“The God that I worship is an omnipotent God,” Tutu intoned, opening his arms wide. He paused to let this sink in. Then he said, sotto voce, “He is also incredibly, totally impotent. The God that I worship is almighty, and also incredibly weak.

“He can sit there and watch me make a wrong choice. Now, if I was God,” he said as the hall burst into laughter, “and I saw, for instance, this one is going to make a choice that is going to destroy his family, I’d probably snuff him out.

“But the glory of God is actually mind-blowing. He can sit and not intervene because he has such an incredible, incredible reverence for my autonomy. He is prepared to let me go to hell. Freely. Rather than compel me to go to heaven.

“He weeps when he sees us do the things that we do to one another. But he does not send lightning bolts to destroy the ungodly. And that is fantastic. God says, ‘I can’t force you. I beg you, please for your own sake, make the right choice. I beg you.’

“When you do the right thing, God forgets about God’s divine dignity and he rushes and embraces you. ‘You came back, you came back. I love you. Oh how wonderful, you came back.’”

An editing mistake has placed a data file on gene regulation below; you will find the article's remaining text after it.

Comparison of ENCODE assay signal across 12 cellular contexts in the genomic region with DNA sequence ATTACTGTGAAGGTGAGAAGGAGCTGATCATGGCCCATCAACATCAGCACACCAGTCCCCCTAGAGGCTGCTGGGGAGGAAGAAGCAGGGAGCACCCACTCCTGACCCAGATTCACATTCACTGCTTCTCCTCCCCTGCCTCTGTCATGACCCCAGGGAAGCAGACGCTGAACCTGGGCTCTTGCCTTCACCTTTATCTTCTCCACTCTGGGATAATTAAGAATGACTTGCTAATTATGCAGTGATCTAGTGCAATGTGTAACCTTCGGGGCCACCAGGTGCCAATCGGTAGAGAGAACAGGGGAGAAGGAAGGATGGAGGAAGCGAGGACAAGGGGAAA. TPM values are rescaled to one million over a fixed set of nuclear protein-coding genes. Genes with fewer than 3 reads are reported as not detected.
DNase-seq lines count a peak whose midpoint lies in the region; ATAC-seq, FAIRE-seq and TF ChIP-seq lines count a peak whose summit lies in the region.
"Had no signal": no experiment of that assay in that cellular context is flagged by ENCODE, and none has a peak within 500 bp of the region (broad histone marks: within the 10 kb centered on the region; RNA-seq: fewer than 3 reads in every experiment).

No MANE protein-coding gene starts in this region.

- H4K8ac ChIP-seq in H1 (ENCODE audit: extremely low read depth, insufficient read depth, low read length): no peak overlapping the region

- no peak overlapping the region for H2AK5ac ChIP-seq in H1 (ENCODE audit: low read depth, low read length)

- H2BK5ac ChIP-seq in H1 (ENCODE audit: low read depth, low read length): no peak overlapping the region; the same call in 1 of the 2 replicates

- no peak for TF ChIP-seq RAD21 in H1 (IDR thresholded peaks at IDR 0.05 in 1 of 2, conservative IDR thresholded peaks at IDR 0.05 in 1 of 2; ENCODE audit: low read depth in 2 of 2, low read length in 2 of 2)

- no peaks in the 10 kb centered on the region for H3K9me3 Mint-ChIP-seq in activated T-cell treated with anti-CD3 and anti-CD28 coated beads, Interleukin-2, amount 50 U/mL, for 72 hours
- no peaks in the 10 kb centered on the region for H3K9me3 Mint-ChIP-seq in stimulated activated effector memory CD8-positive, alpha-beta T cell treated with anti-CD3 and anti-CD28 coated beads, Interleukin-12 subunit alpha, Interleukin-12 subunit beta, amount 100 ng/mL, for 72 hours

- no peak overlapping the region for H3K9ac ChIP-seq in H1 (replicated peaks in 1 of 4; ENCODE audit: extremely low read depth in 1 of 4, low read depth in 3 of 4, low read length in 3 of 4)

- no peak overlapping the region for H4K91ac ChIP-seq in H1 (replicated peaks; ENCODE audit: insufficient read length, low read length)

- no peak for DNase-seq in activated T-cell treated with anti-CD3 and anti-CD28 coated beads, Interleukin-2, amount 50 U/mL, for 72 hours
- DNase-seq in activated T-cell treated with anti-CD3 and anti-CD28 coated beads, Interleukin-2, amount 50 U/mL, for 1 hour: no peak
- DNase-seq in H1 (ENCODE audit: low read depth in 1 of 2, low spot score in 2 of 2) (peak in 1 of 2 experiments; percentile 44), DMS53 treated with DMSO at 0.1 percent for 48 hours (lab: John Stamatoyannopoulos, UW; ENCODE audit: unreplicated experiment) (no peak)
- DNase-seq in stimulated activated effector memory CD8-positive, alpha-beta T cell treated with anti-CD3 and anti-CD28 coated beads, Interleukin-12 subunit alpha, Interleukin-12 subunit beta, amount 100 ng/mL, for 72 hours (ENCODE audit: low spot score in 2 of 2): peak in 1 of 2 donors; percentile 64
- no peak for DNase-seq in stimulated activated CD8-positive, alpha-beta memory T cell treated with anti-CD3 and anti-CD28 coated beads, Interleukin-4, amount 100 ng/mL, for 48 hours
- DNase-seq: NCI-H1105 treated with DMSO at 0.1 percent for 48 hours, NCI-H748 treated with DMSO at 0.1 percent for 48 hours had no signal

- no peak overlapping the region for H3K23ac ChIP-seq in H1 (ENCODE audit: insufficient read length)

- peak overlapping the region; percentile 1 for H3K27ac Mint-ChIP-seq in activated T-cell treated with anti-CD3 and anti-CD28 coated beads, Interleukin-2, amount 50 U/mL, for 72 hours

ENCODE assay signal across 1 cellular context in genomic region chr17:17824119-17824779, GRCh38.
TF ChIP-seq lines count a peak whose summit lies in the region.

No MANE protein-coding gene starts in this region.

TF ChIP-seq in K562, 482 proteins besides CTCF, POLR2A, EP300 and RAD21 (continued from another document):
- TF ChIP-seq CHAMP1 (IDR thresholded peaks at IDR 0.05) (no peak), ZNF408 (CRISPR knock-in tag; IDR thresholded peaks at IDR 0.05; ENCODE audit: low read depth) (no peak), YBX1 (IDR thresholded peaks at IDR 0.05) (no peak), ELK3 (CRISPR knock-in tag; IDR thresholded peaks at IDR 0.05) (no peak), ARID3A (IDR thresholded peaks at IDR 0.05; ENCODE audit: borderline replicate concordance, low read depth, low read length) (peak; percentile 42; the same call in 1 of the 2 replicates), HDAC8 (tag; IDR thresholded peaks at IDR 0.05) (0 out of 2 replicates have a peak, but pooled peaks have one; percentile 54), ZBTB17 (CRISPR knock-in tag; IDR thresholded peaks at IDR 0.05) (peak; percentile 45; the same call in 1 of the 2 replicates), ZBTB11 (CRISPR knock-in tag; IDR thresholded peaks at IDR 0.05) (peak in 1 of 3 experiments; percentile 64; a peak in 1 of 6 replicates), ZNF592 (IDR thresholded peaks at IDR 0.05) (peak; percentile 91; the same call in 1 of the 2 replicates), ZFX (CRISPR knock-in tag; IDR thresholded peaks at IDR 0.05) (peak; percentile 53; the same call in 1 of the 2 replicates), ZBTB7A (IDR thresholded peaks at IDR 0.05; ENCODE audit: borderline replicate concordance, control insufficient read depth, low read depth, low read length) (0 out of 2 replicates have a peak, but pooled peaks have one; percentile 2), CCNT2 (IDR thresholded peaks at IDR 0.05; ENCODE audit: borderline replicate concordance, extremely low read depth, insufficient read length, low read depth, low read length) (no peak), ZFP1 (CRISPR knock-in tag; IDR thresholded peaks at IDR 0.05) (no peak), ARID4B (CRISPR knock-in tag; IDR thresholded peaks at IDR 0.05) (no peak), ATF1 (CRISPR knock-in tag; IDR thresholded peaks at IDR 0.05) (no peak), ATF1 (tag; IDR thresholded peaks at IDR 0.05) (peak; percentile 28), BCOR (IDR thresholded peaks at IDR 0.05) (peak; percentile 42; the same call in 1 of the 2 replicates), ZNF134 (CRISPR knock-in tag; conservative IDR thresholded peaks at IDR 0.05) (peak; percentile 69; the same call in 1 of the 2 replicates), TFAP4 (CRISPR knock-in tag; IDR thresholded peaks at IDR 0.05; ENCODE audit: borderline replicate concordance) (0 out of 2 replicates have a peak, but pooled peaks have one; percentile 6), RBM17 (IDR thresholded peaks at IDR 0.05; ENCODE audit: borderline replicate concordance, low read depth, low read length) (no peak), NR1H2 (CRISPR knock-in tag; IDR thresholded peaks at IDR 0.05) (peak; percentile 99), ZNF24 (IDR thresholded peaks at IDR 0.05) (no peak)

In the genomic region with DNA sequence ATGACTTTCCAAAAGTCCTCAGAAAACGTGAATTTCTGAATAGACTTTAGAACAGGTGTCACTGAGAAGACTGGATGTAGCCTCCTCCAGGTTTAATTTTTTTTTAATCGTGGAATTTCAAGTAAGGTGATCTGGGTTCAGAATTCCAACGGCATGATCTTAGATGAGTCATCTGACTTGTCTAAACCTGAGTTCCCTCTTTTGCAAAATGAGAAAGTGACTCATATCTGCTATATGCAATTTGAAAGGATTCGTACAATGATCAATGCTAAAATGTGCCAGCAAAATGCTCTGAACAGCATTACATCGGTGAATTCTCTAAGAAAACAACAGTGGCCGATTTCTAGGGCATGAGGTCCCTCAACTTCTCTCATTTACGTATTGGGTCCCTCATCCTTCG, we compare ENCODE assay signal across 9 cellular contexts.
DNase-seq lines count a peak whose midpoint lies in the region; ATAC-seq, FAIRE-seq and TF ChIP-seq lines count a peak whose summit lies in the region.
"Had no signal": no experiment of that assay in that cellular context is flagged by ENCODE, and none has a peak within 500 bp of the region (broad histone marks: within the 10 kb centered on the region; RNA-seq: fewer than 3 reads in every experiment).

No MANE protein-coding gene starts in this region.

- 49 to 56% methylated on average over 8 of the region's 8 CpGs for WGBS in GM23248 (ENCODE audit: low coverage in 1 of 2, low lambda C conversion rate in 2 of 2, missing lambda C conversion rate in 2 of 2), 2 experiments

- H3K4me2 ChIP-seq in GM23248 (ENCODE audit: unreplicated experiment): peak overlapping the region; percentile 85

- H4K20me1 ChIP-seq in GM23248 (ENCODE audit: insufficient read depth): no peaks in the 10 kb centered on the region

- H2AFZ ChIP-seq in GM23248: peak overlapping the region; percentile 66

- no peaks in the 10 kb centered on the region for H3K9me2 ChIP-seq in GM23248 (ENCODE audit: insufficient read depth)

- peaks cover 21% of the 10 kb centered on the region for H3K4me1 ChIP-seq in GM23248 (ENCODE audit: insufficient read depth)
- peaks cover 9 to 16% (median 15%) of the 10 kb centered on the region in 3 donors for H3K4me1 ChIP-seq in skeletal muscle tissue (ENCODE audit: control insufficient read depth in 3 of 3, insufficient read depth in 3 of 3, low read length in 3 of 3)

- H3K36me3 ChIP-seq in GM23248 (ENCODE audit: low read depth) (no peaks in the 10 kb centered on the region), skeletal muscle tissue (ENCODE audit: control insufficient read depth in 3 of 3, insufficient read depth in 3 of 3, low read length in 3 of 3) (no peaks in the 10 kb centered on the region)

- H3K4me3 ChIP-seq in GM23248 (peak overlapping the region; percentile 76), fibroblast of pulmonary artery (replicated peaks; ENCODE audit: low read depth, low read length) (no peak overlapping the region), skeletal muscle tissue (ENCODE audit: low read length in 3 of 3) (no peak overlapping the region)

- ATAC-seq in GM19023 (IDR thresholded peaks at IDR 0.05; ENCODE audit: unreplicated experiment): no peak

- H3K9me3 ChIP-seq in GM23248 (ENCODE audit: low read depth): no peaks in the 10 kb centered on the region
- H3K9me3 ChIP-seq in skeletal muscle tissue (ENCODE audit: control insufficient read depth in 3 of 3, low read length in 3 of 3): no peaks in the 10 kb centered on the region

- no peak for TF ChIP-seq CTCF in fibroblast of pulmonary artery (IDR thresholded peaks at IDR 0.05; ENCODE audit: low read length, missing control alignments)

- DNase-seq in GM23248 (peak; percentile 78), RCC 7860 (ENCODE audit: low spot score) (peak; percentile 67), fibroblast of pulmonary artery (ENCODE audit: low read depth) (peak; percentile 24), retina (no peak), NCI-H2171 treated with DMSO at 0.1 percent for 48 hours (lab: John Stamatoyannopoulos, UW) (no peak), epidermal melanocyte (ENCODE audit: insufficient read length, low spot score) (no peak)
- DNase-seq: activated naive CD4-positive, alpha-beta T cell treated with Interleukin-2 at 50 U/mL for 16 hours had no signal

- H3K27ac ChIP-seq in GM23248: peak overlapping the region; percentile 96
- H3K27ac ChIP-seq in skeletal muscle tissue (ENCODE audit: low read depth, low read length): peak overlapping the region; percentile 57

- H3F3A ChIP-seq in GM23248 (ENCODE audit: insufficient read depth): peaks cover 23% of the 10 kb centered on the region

There was total silence in the hall. Tutu’s speech was a tour de force. The audience was captivated by his malleable facial features, which could change from fiery anger to deeply felt compassion in a heartbeat. His voice scaled multiple octaves. His arms and hands were in perpetual motion. He was a showman and preacher par excellence.

Later that day, Tutu and the Dalai Lama came together again in a small function room at the Chan Centre. They had another opportunity to expand on their views on religion before Tutu had to leave Vancouver.

“I think generally all religious traditions have good potential to improve human condition,” the Dalai Lama said to the archbishop. “However, some followers of religions, they are not very serious about one’s own teaching. They—out of selfishness, money, or power—use religion for personal gain. In some cases, because they completely isolated, so no idea about other traditions, value of other traditions. So that creates religious disharmony. But I think if you make balance, I think more weight to positive side than negative. Much, much more.”